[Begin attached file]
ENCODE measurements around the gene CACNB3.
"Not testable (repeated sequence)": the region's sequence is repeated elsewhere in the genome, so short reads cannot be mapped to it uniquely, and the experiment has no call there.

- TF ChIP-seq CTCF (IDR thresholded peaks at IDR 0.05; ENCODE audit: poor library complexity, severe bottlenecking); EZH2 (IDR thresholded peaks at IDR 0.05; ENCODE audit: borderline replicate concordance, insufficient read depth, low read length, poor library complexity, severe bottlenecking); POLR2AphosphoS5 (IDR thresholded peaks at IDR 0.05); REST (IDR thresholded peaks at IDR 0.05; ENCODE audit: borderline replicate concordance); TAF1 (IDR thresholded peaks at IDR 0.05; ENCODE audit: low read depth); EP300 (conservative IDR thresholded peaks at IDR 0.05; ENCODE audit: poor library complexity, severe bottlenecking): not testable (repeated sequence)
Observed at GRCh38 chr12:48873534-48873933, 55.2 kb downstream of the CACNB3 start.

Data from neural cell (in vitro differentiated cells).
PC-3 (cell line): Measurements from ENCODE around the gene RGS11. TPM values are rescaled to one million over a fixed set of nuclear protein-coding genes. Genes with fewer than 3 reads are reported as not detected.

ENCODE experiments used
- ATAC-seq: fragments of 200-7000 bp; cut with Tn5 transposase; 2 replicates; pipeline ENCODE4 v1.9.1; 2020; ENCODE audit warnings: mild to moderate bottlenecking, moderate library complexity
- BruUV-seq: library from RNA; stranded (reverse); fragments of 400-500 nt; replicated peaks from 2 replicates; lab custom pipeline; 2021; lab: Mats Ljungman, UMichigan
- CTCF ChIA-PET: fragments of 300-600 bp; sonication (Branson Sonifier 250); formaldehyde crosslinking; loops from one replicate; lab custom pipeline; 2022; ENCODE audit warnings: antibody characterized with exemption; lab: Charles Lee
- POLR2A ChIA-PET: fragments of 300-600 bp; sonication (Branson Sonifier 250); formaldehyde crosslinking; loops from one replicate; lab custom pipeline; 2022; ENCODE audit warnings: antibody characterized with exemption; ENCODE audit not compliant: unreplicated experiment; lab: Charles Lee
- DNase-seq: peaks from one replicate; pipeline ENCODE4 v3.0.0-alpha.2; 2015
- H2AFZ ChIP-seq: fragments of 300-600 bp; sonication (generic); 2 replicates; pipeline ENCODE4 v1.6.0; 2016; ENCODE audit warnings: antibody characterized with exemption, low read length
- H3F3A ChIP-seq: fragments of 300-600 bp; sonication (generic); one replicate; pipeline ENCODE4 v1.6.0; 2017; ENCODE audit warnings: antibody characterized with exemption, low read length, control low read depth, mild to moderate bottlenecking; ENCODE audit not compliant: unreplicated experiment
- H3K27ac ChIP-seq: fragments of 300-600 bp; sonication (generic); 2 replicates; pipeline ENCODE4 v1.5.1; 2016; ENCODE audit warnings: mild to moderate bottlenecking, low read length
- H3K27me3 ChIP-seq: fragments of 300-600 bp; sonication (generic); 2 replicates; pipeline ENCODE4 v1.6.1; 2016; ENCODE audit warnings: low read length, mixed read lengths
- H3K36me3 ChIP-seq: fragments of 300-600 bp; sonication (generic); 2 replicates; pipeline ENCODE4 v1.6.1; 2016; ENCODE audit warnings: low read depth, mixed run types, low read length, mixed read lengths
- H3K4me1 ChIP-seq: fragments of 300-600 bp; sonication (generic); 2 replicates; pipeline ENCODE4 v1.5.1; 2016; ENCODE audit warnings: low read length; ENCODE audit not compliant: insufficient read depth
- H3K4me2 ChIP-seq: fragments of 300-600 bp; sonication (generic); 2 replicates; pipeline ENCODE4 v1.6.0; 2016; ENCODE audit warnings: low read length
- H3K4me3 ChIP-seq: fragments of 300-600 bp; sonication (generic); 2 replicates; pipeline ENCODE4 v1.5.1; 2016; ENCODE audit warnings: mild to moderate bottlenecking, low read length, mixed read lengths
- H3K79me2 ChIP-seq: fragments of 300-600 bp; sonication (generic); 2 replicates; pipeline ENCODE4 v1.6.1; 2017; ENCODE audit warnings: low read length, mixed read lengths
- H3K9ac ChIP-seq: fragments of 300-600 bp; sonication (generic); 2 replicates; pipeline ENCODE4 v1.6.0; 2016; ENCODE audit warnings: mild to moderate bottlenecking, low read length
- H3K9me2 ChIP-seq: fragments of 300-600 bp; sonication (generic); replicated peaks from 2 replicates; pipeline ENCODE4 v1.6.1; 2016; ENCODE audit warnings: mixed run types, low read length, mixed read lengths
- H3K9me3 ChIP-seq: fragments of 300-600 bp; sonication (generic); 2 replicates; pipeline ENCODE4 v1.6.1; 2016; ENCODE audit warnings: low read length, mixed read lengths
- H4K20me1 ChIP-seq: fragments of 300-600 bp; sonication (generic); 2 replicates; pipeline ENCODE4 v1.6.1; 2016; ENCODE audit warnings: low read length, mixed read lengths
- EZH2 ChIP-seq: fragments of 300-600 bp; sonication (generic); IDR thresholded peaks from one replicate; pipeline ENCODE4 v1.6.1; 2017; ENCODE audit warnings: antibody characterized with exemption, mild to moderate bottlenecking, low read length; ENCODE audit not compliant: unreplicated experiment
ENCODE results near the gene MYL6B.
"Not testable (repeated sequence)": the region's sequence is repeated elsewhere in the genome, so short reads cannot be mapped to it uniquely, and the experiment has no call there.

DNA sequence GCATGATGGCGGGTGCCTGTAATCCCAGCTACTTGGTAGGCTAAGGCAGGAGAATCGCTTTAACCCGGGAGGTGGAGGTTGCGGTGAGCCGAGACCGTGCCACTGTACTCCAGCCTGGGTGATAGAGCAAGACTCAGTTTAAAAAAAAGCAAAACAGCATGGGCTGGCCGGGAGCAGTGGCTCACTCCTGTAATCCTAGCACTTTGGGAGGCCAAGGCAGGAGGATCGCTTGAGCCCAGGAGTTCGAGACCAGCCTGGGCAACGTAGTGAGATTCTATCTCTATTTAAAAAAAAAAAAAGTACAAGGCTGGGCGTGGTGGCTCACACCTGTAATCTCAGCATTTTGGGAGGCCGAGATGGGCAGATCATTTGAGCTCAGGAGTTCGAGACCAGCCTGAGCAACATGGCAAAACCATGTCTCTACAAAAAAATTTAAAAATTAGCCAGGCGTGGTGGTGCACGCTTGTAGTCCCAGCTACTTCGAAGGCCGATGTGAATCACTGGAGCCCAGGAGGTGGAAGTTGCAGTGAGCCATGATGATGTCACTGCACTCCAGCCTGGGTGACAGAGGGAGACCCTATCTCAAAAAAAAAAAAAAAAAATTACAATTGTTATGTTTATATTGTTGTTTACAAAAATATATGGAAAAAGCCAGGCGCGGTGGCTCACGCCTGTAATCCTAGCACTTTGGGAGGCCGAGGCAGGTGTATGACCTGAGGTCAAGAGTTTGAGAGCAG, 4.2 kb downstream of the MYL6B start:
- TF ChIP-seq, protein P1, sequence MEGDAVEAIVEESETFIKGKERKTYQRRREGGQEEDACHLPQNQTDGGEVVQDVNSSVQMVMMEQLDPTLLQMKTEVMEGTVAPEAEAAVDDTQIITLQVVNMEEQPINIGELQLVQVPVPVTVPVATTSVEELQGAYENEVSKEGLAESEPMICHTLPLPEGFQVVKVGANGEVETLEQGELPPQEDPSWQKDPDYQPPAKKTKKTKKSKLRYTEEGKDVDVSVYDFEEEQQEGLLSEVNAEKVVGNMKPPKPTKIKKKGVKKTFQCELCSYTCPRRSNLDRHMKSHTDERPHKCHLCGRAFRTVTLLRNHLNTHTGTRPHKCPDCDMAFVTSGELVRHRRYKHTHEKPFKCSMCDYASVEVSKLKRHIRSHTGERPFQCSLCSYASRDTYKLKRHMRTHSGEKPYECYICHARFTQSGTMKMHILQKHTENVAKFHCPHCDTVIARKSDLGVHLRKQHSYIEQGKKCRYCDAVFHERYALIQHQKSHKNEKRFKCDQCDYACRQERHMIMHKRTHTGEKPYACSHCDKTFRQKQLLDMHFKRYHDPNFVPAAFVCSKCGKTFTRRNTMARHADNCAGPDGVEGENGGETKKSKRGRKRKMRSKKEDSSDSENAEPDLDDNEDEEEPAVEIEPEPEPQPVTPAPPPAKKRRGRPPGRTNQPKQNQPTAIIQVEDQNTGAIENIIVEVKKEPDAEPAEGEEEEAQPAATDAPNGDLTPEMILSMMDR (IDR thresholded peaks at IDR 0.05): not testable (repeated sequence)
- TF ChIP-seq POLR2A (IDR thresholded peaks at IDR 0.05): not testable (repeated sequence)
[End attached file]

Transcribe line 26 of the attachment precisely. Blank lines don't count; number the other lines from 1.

- EZH2 ChIP-seq: fragments of 300-600 bp; sonication (generic); IDR thresholded peaks from one replicate; pipeline ENCODE4 v1.6.1; 2017; ENCODE audit warnings: antibody characterized with exemption, mild to moderate bottlenecking, low read length; ENCODE audit not compliant: unreplicated experiment